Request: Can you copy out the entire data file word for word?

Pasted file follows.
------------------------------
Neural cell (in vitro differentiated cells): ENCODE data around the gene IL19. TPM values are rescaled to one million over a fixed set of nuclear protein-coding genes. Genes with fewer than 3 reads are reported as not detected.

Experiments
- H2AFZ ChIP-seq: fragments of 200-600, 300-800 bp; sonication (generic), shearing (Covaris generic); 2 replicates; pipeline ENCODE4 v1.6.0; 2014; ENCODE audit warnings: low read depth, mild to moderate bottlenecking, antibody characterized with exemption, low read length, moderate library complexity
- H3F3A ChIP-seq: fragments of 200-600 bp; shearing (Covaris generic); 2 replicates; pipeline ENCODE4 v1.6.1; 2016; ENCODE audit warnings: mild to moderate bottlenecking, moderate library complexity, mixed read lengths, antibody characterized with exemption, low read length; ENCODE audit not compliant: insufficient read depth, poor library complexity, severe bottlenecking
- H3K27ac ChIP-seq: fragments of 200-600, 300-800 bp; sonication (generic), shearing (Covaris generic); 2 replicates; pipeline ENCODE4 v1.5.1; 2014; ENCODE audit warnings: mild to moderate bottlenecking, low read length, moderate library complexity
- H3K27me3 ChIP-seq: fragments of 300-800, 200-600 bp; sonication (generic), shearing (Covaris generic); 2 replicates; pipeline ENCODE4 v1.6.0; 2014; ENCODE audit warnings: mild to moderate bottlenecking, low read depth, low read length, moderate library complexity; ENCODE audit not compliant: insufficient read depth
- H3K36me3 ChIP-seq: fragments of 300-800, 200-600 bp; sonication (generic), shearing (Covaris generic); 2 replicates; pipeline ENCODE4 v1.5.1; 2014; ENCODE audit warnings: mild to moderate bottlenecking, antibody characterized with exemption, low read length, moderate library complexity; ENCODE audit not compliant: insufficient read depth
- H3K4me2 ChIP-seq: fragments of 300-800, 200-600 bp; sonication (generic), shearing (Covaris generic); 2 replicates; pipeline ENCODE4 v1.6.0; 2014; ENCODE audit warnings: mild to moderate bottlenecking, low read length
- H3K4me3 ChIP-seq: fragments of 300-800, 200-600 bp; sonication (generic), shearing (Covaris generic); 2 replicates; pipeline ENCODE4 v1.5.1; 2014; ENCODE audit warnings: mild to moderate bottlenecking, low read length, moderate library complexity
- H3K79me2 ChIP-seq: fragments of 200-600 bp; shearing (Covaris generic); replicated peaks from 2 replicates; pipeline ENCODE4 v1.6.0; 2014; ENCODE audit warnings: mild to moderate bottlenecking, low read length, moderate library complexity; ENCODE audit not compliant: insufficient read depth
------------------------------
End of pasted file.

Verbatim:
Neural cell (in vitro differentiated cells): ENCODE data around the gene IL19. TPM values are rescaled to one million over a fixed set of nuclear protein-coding genes. Genes with fewer than 3 reads are reported as not detected.

Experiments
- H2AFZ ChIP-seq: fragments of 200-600, 300-800 bp; sonication (generic), shearing (Covaris generic); 2 replicates; pipeline ENCODE4 v1.6.0; 2014; ENCODE audit warnings: low read depth, mild to moderate bottlenecking, antibody characterized with exemption, low read length, moderate library complexity
- H3F3A ChIP-seq: fragments of 200-600 bp; shearing (Covaris generic); 2 replicates; pipeline ENCODE4 v1.6.1; 2016; ENCODE audit warnings: mild to moderate bottlenecking, moderate library complexity, mixed read lengths, antibody characterized with exemption, low read length; ENCODE audit not compliant: insufficient read depth, poor library complexity, severe bottlenecking
- H3K27ac ChIP-seq: fragments of 200-600, 300-800 bp; sonication (generic), shearing (Covaris generic); 2 replicates; pipeline ENCODE4 v1.5.1; 2014; ENCODE audit warnings: mild to moderate bottlenecking, low read length, moderate library complexity
- H3K27me3 ChIP-seq: fragments of 300-800, 200-600 bp; sonication (generic), shearing (Covaris generic); 2 replicates; pipeline ENCODE4 v1.6.0; 2014; ENCODE audit warnings: mild to moderate bottlenecking, low read depth, low read length, moderate library complexity; ENCODE audit not compliant: insufficient read depth
- H3K36me3 ChIP-seq: fragments of 300-800, 200-600 bp; sonication (generic), shearing (Covaris generic); 2 replicates; pipeline ENCODE4 v1.5.1; 2014; ENCODE audit warnings: mild to moderate bottlenecking, antibody characterized with exemption, low read length, moderate library complexity; ENCODE audit not compliant: insufficient read depth
- H3K4me2 ChIP-seq: fragments of 300-800, 200-600 bp; sonication (generic), shearing (Covaris generic); 2 replicates; pipeline ENCODE4 v1.6.0; 2014; ENCODE audit warnings: mild to moderate bottlenecking, low read length
- H3K4me3 ChIP-seq: fragments of 300-800, 200-600 bp; sonication (generic), shearing (Covaris generic); 2 replicates; pipeline ENCODE4 v1.5.1; 2014; ENCODE audit warnings: mild to moderate bottlenecking, low read length, moderate library complexity
- H3K79me2 ChIP-seq: fragments of 200-600 bp; shearing (Covaris generic); replicated peaks from 2 replicates; pipeline ENCODE4 v1.6.0; 2014; ENCODE audit warnings: mild to moderate bottlenecking, low read length, moderate library complexity; ENCODE audit not compliant: insufficient read depth